Frankie McMillan introduces flash fiction to her students at the Hagley Writers’ Institute, Christchurch, New Zealand by studying works of great writers of short-short fiction. Here she describes how she recently taught flash fiction using Meg Pokrass’s marvellous new collection Alligators at Night, published in July 2018 by Ad Hoc Fiction and available from the Ad Hoc Fiction bookshop. We thrilled that Frankie is widening the international line up and coming over from New Zealand to teach and read at the next Flash Fiction Festival, taking place at Trinity College, in Bristol, from 28th-30th June 2019. Frankie says:
Every year my creative writing students want to write novels. Big novels with dystopian themes, family trilogies, war torn love affairs, novels that will bring them fame and fortune. Every year I start by saying, ‘Why take an ocean liner out to sea if you’re new at the game, why not take a little sail boat around the lake instead?’ The students look at me sideways, they don’t know what to make of the sea faring talk. I try another tack. ‘While you’re working on your novel, try some shorter pieces too, you’ll learn a lot about craft and possibly be published much sooner.’
I introduce them to flash fiction. Work that has emotional power and is accessible without sacrificing literary merit. We look at the work of Sandra Cisneros, Lydia Davis, Stuart Dybeck, Jayne Anne Phillips, Yasanuri Kawabata, Etgar Keret, Jeff Landon and Meg Pokrass. They warm to Pokrass’s work; there’s a silence in the class after reading ‘Stranded Sea Mammals.’ published July 2018 in Jellyfish Review. Later some of the women students note that loss runs through her collection, Alligators at Night, yet the characters cope and it is that coping that makes the work so poignant, sad and funny. We talk about grief, how complex it is and I ask them how the author conveys this. They point to the mother’s actions; searching for her lost son in a sea creature, waving the apron that he gave her so he would know she was looking for him. Throughout Alligators at Night, they note the vivid imagery:
” there’s a scent of expectation around her,”
“I’d gotten so used to Mike’s nudity that I’d stopped noticing his penis crouched like a worried squirrel.”
“…the sound of alligators crooning like deranged nocturnal cows…”
“… before she collapsed on the sidewalk like a broken dove.”
We look at the dialogue, the superb way subtext is handled. In Barista ( set in a mental health facility) the barista announces ‘ I have to die here for everyone.’ This produces a lot of class discussion about cultural referents, and, like many of the stories in Alligators at Night the students sense the power of implication, that what is hinted at or even withheld often tells the story.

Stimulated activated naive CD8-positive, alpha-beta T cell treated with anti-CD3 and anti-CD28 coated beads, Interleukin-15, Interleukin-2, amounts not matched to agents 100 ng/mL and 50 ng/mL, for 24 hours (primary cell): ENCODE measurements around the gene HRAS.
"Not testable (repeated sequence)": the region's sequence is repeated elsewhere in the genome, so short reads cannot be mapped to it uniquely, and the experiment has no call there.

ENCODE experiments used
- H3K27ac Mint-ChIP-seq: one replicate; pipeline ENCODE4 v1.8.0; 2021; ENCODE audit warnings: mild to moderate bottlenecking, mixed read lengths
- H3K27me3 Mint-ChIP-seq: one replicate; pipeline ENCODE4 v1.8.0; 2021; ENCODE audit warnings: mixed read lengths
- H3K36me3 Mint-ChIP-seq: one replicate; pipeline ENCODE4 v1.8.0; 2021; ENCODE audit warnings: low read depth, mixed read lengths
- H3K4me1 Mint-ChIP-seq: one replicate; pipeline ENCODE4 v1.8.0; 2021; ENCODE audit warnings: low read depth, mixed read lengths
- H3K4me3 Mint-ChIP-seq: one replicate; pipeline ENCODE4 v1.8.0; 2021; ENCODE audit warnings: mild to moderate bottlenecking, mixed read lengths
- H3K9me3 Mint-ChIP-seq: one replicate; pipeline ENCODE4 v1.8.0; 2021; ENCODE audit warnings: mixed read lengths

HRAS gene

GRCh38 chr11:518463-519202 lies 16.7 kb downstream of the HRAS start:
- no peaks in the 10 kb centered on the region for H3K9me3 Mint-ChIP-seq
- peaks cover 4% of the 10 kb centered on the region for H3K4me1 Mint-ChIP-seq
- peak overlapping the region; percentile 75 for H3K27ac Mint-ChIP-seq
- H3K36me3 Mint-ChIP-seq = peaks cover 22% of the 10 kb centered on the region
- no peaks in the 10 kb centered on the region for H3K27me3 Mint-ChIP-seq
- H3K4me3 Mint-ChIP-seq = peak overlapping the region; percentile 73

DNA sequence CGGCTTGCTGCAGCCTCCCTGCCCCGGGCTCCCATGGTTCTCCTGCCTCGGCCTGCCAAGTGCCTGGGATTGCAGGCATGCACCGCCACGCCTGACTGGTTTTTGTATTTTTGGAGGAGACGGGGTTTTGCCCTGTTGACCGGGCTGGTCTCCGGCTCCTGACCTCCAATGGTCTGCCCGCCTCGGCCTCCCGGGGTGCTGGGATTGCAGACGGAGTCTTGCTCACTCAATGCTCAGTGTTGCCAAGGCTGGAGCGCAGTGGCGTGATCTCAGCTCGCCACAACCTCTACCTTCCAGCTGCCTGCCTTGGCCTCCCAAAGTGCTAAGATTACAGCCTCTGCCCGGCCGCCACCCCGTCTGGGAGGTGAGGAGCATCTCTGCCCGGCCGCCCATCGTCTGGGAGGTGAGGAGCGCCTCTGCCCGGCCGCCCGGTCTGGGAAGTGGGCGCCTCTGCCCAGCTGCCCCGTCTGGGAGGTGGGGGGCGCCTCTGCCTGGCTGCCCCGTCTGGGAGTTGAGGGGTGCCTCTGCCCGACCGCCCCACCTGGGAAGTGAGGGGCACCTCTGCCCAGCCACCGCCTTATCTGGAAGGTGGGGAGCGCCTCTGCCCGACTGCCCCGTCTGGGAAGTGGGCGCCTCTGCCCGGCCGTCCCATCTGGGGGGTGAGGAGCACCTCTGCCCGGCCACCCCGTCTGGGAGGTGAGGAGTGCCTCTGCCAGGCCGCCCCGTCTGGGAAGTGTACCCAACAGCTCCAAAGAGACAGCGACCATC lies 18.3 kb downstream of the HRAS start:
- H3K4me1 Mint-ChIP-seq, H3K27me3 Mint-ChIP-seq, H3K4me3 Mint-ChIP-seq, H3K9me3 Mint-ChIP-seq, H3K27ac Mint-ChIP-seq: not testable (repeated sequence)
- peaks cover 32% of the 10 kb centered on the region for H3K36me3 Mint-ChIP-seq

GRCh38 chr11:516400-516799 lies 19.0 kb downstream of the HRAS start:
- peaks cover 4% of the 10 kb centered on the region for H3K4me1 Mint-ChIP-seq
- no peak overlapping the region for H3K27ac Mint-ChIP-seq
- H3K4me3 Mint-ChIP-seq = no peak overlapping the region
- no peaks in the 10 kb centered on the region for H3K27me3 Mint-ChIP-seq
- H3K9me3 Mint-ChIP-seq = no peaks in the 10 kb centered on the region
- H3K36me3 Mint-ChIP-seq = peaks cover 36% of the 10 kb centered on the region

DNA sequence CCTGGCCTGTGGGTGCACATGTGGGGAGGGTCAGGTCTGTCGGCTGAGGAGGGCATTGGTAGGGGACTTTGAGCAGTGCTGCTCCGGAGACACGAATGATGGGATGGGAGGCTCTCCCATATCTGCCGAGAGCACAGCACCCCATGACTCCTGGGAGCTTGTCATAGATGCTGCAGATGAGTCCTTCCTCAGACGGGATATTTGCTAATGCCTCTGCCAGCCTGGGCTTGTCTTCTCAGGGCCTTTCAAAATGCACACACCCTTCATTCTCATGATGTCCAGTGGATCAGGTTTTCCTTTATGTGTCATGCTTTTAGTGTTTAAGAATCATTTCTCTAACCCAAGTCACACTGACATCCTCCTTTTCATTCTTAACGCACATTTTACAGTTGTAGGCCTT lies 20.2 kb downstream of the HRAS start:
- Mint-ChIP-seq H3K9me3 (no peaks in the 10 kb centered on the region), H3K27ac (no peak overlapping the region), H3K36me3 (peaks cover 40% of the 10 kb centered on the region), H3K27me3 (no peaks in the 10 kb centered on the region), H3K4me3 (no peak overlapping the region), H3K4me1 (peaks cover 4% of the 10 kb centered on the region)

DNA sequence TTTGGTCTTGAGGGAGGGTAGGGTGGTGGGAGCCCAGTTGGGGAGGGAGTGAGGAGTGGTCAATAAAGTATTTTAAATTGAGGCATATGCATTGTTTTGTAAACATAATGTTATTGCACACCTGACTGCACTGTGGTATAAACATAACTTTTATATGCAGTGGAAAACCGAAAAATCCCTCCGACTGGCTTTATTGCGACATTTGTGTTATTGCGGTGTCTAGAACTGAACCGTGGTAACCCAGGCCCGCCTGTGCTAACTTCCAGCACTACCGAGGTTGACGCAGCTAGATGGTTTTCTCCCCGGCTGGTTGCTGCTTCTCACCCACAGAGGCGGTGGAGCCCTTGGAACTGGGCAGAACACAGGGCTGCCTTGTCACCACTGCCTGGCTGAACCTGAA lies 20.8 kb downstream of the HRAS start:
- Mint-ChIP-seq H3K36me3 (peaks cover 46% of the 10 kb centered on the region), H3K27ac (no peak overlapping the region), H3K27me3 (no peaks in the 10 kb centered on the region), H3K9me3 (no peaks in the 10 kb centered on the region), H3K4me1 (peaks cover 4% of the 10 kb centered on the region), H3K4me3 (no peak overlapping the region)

Several students note how quickly character and situation are established by minimal exposition. Often the old rules (eg show, don’t tell) are subverted to create short cuts to the emotional centre of the piece. Each story is a short sharp stab of brilliance.
Lastly they like the honesty, the fearless nature of Pokrass’s work as she taps into difficult feelings. We discuss how her stories are infused with wonder; how we are so mysterious to ourselves and to others yet have such depth of feeling for each other.
This year several of the adult students are keen to do an additional year at the Hagley Writers’ Institute programme. They haven’t yet finished their novel. Others want to come back, get their feet wet, learn how to navigate the world of flash. ‘Listen,’ I want to say, ‘Can you hear the alligators crooning?’
Frankie McMillan is the author of four books, the most recent of which, My Mother and the Hungarians and other small fictions, ( Canterbury University Press ) was longlisted for the 2017 NZ Ockham awards. In 2005 she was awarded the Creative New Todd Bursary. Other awards include winner of the New Zealand Poetry Society International Poetry Competition in 2009 and winner of the New Zealand Flash Fiction Competition in 2013 and 2015. Her flash fiction appears in national and international journals and anthologies, notably, Flash Fiction International, 2015 (WWW Norton) and Best Small Fictions, 2017 ( Braddock Books). In 2014 she held the Ursula Bethell writing residency at Canterbury University and in 2017 the University of Auckland/Michael King writing residency. Her latest project is Bonsai: best small stories from Aotearoa New Zealand, ( Canterbury University Press, 2018) edited with Michelle Elvy and James Norcliffe. She currently teaches at the Hagley Writers’ Institute, Christchurch.